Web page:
# How to analyse the difference between physical and calculated data?

1. Jun 21, 2013

### nixi

Hi I am not sure what method to use when analysing the difference in values between physical measured data and modelled data.

This is to do with measuring the energy deposited at a point in water from a beam of photons.

I have a set of physical measurements obtained whilst varying the position of the measurement point in the water and the parameters of the photon beam. The water and its measurement positions have then been created virtually and the beam parameters have been modelled with various algorithms to produce a similar set of measurements to the physical data.

I assume the data is in independent pairs across the physical + modelled data that I want to analyse the overall difference of, rather than the physical and modelled being sample sets of a parent population. Therefore I have then calculated the difference between each physical and modelled data for the same parameter, but I am getting confused as to how to analyse all the differences together to give me a measure of how well each algorithm replicates the physical data. (the next step will be intercomparisons of the algorithms to see if it is safe to swap to a new one).

I'm not sure that it is a case of just taking the arithemtic mean as some values are positive and some are negative so the mean will surely be skewed? Should I be calculating an absolute mean difference and possibly also a relative mean difference to quantify both the average deviation and the direction of the deviation (over/underestimate)? Until today I have never heard of these averages so am not sure if this would be their intended useage?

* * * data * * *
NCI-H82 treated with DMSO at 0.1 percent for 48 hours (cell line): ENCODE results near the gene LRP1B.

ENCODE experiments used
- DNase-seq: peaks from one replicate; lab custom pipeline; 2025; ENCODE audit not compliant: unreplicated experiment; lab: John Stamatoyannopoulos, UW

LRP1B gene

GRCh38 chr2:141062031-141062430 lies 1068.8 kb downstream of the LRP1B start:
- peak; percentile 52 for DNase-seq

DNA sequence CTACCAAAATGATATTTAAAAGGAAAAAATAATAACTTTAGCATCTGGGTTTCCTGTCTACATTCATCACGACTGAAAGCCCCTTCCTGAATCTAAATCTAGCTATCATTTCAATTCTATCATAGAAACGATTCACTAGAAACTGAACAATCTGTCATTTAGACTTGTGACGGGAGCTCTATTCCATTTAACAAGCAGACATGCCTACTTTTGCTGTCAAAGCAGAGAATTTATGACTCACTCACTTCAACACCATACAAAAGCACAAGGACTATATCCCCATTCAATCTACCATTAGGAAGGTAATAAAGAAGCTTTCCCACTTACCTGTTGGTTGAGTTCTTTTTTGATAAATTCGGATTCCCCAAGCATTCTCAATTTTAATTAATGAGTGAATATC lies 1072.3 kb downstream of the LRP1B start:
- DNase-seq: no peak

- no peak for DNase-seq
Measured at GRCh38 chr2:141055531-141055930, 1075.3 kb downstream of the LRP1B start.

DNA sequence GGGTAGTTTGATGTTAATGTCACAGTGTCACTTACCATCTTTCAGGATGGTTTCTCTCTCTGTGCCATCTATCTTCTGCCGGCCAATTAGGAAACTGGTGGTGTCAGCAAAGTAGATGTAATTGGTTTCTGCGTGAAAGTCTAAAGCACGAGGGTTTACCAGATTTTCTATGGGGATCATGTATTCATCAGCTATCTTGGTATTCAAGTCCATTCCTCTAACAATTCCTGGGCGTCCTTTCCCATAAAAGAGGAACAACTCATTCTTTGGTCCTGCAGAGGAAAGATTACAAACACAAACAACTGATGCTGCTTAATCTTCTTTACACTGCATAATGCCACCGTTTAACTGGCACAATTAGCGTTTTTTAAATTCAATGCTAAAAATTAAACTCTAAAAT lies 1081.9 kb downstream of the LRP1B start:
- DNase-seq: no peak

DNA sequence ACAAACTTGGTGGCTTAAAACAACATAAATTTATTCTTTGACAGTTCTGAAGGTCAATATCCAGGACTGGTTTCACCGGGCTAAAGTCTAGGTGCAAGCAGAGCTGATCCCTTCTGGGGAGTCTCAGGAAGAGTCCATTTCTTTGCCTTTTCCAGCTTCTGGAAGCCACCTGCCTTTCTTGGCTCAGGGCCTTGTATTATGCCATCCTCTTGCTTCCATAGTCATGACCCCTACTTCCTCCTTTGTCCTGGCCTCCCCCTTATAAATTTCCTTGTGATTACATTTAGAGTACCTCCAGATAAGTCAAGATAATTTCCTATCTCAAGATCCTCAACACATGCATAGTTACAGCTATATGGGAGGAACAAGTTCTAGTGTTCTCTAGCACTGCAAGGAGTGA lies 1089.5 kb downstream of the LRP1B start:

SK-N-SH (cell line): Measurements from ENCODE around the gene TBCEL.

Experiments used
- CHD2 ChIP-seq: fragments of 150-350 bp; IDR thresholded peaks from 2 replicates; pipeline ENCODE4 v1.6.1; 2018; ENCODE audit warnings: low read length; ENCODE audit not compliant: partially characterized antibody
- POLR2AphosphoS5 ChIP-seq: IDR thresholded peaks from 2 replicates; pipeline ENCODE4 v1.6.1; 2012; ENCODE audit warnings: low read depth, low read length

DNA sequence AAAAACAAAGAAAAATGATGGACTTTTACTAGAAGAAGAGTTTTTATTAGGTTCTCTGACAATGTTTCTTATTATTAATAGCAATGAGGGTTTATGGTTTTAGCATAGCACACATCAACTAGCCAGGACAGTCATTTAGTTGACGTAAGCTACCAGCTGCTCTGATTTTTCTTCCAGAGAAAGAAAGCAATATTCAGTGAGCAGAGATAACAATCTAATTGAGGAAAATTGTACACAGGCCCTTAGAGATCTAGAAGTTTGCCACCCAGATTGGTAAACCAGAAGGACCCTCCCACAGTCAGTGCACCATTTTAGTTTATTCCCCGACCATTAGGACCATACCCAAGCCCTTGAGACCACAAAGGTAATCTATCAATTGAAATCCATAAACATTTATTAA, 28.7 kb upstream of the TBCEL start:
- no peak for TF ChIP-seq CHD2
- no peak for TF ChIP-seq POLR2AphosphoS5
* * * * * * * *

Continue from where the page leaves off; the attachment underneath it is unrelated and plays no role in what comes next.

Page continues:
How do I then report the error on the appropriate mean to be used in my case? Should I be using an absolute deviation (again new to me, but this seems logical to me) instead of the standard deviation? Or another form of regression analysis? Or maybe some sort of paired difference testing?

Stats isn't my strongest area, and I have just been finding more and more statistical tests today that I know nothing about. If someone could point me to the correct testing for my situation I should be able to use other resources to do the calculations.

Thanks this forum has been a great help over the years,

Nicola

Last edited: Jun 21, 2013
2. Jun 21, 2013

### Staff: Mentor

There is no unique way to quantify "difference between theory and experiment".

- if you expect the same result for all different data points, you can average both theory and experiment, and give a relative deviation as systematic "model error" (this value will have an uncertainty, coming from your measurements).
- if you do not expect this, you can calculate the relative deviation for each point, and average that. This will tell you if the model has some systematic under/overestimation of the values
- if you are more interested in the difference between different data points, you can calculate the squared difference (relative or absolute), and calculate the average of that.
- if you think your model should be "perfect", you can do a chi2-test.
- ...

3. Jun 21, 2013

### nixi

Situation 2 applies to my work.

Thank you, I have pondered it over a bit longer and realised that I wasn't thinking about the aim of my analysis correctly. Yes I should have been looking for the systematic error of the algorithm and the arithmetic mean would give me this without being skewed by the +/- sign. I think I had been thinking in terms of a zero-deviation would represent the perfect algorithm so I was trying to see how my differences deviated from that value - I suppose in this case I was trying to re-invent the standard deviation using absolute values (like MAE) with 0 as my mean.

The moral of the story: go with your instinct and don't overthink things

I appologise for spelling errors but we are forced to run IE7 at work.

Thanks and sorry for the time wasting!